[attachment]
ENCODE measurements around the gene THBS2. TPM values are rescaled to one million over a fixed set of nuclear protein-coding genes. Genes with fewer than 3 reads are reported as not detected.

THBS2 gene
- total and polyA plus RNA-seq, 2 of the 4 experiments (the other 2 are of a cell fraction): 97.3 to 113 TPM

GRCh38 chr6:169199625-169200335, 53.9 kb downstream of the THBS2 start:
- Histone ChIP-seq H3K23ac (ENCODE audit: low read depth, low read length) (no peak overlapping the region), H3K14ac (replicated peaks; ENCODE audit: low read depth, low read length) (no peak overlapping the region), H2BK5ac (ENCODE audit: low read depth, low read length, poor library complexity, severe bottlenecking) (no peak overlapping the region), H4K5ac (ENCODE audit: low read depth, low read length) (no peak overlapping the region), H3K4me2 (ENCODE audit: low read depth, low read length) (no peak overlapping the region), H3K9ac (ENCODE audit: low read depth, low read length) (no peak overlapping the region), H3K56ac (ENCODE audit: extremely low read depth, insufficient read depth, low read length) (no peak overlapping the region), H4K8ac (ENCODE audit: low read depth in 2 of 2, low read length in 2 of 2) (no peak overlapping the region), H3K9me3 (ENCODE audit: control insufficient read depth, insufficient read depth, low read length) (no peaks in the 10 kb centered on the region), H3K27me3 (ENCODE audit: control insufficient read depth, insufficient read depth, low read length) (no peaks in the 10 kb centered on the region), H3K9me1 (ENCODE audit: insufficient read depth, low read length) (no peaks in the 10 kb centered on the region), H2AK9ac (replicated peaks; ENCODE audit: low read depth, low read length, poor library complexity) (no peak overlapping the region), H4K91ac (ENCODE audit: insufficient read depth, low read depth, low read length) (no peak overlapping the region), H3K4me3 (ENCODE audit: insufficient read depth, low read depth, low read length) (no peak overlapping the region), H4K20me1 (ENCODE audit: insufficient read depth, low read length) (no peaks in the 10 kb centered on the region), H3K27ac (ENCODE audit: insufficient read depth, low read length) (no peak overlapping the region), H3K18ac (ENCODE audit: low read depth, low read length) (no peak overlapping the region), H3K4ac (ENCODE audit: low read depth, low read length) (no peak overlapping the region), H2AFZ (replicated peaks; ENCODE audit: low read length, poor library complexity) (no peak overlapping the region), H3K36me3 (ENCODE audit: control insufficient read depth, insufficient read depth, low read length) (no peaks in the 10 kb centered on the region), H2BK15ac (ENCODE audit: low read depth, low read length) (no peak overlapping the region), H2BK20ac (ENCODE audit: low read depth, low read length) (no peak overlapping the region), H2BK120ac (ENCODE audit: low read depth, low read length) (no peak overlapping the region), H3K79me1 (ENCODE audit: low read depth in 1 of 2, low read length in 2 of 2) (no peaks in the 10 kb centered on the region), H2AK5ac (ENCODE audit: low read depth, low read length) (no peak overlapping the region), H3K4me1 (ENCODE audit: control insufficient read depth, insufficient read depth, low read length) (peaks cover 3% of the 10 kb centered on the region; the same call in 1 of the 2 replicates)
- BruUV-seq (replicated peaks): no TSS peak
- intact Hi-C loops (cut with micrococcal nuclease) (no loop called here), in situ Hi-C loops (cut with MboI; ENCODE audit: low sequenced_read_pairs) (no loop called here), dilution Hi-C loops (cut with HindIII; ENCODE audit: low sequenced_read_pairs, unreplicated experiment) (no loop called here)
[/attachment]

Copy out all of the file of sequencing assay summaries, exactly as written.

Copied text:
ENCODE measurements around the gene THBS2. TPM values are rescaled to one million over a fixed set of nuclear protein-coding genes. Genes with fewer than 3 reads are reported as not detected.

THBS2 gene
- total and polyA plus RNA-seq, 2 of the 4 experiments (the other 2 are of a cell fraction): 97.3 to 113 TPM

GRCh38 chr6:169199625-169200335, 53.9 kb downstream of the THBS2 start:
- Histone ChIP-seq H3K23ac (ENCODE audit: low read depth, low read length) (no peak overlapping the region), H3K14ac (replicated peaks; ENCODE audit: low read depth, low read length) (no peak overlapping the region), H2BK5ac (ENCODE audit: low read depth, low read length, poor library complexity, severe bottlenecking) (no peak overlapping the region), H4K5ac (ENCODE audit: low read depth, low read length) (no peak overlapping the region), H3K4me2 (ENCODE audit: low read depth, low read length) (no peak overlapping the region), H3K9ac (ENCODE audit: low read depth, low read length) (no peak overlapping the region), H3K56ac (ENCODE audit: extremely low read depth, insufficient read depth, low read length) (no peak overlapping the region), H4K8ac (ENCODE audit: low read depth in 2 of 2, low read length in 2 of 2) (no peak overlapping the region), H3K9me3 (ENCODE audit: control insufficient read depth, insufficient read depth, low read length) (no peaks in the 10 kb centered on the region), H3K27me3 (ENCODE audit: control insufficient read depth, insufficient read depth, low read length) (no peaks in the 10 kb centered on the region), H3K9me1 (ENCODE audit: insufficient read depth, low read length) (no peaks in the 10 kb centered on the region), H2AK9ac (replicated peaks; ENCODE audit: low read depth, low read length, poor library complexity) (no peak overlapping the region), H4K91ac (ENCODE audit: insufficient read depth, low read depth, low read length) (no peak overlapping the region), H3K4me3 (ENCODE audit: insufficient read depth, low read depth, low read length) (no peak overlapping the region), H4K20me1 (ENCODE audit: insufficient read depth, low read length) (no peaks in the 10 kb centered on the region), H3K27ac (ENCODE audit: insufficient read depth, low read length) (no peak overlapping the region), H3K18ac (ENCODE audit: low read depth, low read length) (no peak overlapping the region), H3K4ac (ENCODE audit: low read depth, low read length) (no peak overlapping the region), H2AFZ (replicated peaks; ENCODE audit: low read length, poor library complexity) (no peak overlapping the region), H3K36me3 (ENCODE audit: control insufficient read depth, insufficient read depth, low read length) (no peaks in the 10 kb centered on the region), H2BK15ac (ENCODE audit: low read depth, low read length) (no peak overlapping the region), H2BK20ac (ENCODE audit: low read depth, low read length) (no peak overlapping the region), H2BK120ac (ENCODE audit: low read depth, low read length) (no peak overlapping the region), H3K79me1 (ENCODE audit: low read depth in 1 of 2, low read length in 2 of 2) (no peaks in the 10 kb centered on the region), H2AK5ac (ENCODE audit: low read depth, low read length) (no peak overlapping the region), H3K4me1 (ENCODE audit: control insufficient read depth, insufficient read depth, low read length) (peaks cover 3% of the 10 kb centered on the region; the same call in 1 of the 2 replicates)
- BruUV-seq (replicated peaks): no TSS peak
- intact Hi-C loops (cut with micrococcal nuclease) (no loop called here), in situ Hi-C loops (cut with MboI; ENCODE audit: low sequenced_read_pairs) (no loop called here), dilution Hi-C loops (cut with HindIII; ENCODE audit: low sequenced_read_pairs, unreplicated experiment) (no loop called here)